Sun ... and the Summer Rays

Summer has arrived. While this means long fun-filled days for many, too much of a good thing can be bad. Prolonged sun exposure causes sunburn.

Sunburn is a painful experience and results when the skin is exposed excessively to the sun's ultraviolet rays. Skin damage from a sunburn may be minimal and show up as only a mild redness that rapidly resolves or be so severe as to cause blisters with fluid accumulation and peeling of large areas of skin. In short, anywhere from a first to a third degree burn can occur!

Recurrent prolonged sun exposure is a known cause of premature aging of the skin and of skin cancer.

Sunburn and, hopefully, skin cancer can be avoided by:

  • Limiting the amount of time of sun exposure.
  • Avoiding the worst sun hours -- from late morning to early afternoon (10 o'clock to 2).
  • Wearing hats and protective clothing.
  • Being aware that sunburn can occur even on a cloudy day (clouds don't stop the ultraviolet rays).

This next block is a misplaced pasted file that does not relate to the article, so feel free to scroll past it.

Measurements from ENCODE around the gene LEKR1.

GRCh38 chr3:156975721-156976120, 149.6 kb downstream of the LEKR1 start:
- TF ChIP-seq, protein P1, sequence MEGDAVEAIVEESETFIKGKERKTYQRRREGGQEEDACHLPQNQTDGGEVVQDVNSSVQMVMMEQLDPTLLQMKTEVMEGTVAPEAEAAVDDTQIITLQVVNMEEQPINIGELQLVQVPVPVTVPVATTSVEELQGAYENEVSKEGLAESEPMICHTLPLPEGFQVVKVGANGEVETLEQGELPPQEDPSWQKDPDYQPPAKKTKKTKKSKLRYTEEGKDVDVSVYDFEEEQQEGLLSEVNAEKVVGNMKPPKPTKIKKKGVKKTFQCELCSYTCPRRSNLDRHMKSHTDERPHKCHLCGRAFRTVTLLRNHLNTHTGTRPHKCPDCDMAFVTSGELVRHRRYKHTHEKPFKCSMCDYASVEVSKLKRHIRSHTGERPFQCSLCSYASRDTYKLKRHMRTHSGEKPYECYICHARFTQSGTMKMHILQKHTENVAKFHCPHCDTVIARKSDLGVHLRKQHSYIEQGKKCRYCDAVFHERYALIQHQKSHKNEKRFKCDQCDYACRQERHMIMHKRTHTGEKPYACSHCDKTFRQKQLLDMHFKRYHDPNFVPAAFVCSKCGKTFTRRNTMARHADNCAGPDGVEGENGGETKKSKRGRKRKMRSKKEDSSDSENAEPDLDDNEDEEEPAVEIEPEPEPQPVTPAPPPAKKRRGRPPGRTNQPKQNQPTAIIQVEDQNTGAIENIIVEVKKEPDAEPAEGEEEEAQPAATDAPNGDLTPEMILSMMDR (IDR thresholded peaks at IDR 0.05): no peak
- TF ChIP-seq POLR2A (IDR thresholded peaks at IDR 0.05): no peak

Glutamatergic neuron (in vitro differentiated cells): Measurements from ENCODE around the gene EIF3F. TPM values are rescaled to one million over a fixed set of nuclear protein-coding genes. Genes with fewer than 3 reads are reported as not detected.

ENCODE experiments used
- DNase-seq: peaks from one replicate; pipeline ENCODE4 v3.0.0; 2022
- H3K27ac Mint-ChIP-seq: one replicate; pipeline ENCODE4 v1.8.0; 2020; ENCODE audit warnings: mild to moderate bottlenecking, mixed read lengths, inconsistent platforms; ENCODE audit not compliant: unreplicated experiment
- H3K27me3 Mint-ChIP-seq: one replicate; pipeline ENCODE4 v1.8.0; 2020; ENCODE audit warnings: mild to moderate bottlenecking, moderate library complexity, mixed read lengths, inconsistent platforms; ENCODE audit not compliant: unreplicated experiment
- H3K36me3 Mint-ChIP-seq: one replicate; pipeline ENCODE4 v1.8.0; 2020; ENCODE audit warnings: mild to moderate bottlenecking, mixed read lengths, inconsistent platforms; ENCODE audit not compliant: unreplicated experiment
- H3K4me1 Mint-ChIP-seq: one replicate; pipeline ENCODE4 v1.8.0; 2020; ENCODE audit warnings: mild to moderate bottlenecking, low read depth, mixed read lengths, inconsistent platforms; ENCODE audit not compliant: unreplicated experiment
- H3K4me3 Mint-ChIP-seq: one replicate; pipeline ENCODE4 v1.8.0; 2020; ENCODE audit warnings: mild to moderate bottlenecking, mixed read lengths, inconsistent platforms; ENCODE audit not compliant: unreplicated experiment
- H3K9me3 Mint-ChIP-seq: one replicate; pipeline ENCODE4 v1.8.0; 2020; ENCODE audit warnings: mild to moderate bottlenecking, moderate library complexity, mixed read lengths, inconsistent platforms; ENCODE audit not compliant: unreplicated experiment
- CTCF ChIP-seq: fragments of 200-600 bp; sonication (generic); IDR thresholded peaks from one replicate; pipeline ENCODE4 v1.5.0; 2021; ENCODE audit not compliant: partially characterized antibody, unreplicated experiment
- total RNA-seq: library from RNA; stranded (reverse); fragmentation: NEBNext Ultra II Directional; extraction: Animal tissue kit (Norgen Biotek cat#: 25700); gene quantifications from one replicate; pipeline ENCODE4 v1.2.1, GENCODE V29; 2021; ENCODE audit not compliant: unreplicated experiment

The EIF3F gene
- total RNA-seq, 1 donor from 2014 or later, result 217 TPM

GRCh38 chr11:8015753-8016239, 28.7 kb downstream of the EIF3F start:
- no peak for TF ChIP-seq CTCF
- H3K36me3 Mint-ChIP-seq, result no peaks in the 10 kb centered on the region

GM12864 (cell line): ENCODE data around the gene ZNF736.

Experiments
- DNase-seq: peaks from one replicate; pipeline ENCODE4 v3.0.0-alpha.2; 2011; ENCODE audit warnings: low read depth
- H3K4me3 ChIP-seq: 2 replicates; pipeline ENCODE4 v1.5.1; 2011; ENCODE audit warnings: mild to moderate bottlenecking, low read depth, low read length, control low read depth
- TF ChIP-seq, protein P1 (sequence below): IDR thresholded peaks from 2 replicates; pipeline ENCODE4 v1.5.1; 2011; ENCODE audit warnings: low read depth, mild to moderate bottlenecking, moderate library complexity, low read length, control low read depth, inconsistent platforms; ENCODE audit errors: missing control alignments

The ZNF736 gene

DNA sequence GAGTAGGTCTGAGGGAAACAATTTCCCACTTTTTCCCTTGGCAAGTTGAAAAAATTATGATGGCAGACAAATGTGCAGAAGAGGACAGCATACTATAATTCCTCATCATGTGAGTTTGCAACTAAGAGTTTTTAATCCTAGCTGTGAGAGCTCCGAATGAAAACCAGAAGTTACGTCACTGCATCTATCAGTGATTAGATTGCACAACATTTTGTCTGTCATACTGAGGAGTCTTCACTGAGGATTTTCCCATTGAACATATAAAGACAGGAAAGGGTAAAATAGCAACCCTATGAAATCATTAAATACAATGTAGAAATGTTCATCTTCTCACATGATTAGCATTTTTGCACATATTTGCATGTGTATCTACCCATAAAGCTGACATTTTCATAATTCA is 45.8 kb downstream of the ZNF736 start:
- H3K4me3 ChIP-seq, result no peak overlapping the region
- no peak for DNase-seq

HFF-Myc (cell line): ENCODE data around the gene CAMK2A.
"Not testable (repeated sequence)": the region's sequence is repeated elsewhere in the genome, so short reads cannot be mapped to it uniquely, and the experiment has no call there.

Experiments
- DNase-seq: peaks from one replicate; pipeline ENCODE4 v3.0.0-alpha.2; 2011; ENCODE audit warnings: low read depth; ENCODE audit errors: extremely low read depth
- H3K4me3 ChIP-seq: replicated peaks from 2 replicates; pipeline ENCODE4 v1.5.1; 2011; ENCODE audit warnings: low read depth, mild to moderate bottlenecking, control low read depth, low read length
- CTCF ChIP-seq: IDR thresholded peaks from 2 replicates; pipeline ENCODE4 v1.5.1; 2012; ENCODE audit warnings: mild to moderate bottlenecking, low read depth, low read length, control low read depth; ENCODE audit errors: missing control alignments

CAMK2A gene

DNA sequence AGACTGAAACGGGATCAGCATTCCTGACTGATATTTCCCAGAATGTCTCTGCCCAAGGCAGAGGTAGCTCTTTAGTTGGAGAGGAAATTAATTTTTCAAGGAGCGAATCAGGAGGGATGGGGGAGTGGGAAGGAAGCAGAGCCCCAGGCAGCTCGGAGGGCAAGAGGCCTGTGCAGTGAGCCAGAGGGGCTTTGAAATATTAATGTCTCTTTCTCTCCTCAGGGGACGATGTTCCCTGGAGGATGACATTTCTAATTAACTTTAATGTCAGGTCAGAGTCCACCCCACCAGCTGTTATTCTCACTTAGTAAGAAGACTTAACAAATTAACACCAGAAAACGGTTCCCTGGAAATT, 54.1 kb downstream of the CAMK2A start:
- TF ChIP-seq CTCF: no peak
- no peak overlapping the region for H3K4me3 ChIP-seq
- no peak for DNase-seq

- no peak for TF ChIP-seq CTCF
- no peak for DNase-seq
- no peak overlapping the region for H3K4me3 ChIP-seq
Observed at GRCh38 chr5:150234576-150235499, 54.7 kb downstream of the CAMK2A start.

• Knowing that sunburn can occur even when you are in the water.
  • Remembering that sand reflects the sun rays and increases the chance of burning.
  • USE APPROPRIATE SUNSCREENS!!
Sunscreens with a Skin Protection Factor (SPF) of at least 15 are recommended for most people. Some dermatologists are recommending the use of sunscreens with an SPF of 30 or higher.

Sunscreen should be applied 20 to 30 minutes before going into the sun and reapplied often. Don't forget that lips get sunburned, too. So, apply a lip balm that contains sunscreen, also preferably with an SPF of 15 or higher.

For more information, see our Burns Center and article, "Sun Protection: Kids At The Beach."


Last Editorial Review: 4/15/2002




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